Be an ADEQUATE lawyer

As you may or may not be aware, a committee appointed by the New Jersey Supreme Court decided that calling yourself a “Super” lawyer violates the professional code of conduct.  After learning about this decision , fellow Blogger Nathan Burke created a page for "adequate" lawyers in hopes that such a moniker would meet with the appoval of our bretheren in New Jersey.

But there’s a more serious side to all of this that most lawyers fail to consider in their marketing & client servce plans:  MOST CLIENTS PREFER ADEQUATE.  That’s right, if given the option of paying top dollar for a "super lawyer" vs. a more reasonable amount for legal services that are adequate to solve the problem at hand, the vast majority of your clients would choose the latter.  Don’t believe me?

Take the following informal survey to prove that what I am saying is correct

1. Make a list of all of your clients who are driving around in Bentlys or Rolls Royce’s.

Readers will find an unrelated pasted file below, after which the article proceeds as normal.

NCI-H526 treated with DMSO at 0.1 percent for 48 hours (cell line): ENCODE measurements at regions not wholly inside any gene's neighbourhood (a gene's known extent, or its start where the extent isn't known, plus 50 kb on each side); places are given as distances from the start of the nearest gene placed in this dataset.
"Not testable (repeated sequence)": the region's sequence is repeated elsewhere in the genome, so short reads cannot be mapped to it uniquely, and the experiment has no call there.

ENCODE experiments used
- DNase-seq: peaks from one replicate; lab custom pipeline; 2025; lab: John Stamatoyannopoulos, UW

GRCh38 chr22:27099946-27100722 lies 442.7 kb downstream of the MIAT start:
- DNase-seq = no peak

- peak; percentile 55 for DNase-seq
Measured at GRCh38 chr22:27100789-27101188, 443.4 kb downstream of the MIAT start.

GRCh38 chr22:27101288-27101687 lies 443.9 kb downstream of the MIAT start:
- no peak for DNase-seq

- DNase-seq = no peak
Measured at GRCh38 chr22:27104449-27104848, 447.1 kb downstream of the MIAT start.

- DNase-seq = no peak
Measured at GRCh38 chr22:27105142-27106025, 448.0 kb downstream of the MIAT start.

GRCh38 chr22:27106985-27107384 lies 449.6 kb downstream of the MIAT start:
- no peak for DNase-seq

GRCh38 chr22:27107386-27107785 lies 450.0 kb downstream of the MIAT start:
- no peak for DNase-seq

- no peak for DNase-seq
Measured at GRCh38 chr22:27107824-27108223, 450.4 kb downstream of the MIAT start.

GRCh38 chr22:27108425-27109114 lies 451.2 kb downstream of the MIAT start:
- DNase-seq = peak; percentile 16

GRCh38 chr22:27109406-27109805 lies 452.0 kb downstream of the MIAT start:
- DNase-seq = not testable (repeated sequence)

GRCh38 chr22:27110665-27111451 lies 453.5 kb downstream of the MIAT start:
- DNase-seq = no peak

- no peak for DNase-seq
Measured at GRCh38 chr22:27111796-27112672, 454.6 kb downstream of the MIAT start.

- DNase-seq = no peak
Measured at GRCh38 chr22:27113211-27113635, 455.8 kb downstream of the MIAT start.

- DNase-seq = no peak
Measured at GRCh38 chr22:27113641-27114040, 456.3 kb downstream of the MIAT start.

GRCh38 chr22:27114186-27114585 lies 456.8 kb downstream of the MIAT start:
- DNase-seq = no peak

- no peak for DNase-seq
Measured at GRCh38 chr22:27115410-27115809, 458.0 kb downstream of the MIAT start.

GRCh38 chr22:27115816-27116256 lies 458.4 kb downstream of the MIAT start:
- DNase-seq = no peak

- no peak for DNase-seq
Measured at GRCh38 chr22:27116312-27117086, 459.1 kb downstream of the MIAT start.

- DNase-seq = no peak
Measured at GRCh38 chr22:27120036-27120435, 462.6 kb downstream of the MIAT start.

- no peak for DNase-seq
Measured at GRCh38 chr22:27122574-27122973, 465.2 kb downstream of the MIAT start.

2. The rest prefer adequate.

The upshot is that you can actually get more work from existing clients by being sensitive to the fact that they don’t all want the highest quality legal services available to handle their routine matters.  If 100% of your practice is high-stakes / life or death / bet-the-ranch work, then ignore this advice.  Otherwise, you’ll close more sales with prospective and current clients by taking pride in offering adequate solutions to their problems.

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Blair Cumberland

Ever since I first heard this advice back in around 2000 my practice has really taken off. I used to let me clients dictate the kinds of services I would provide. Now I decide what to offer & if it’s not for everyone, oh well. It’s for enough to have really made a big difference. Anyone who’s still telling “the big lie” should really try being adequate for a change!

Lucy Niam

How does a solo practitioner provide just adequate services and still generate the kind of money you have said solos should be generating?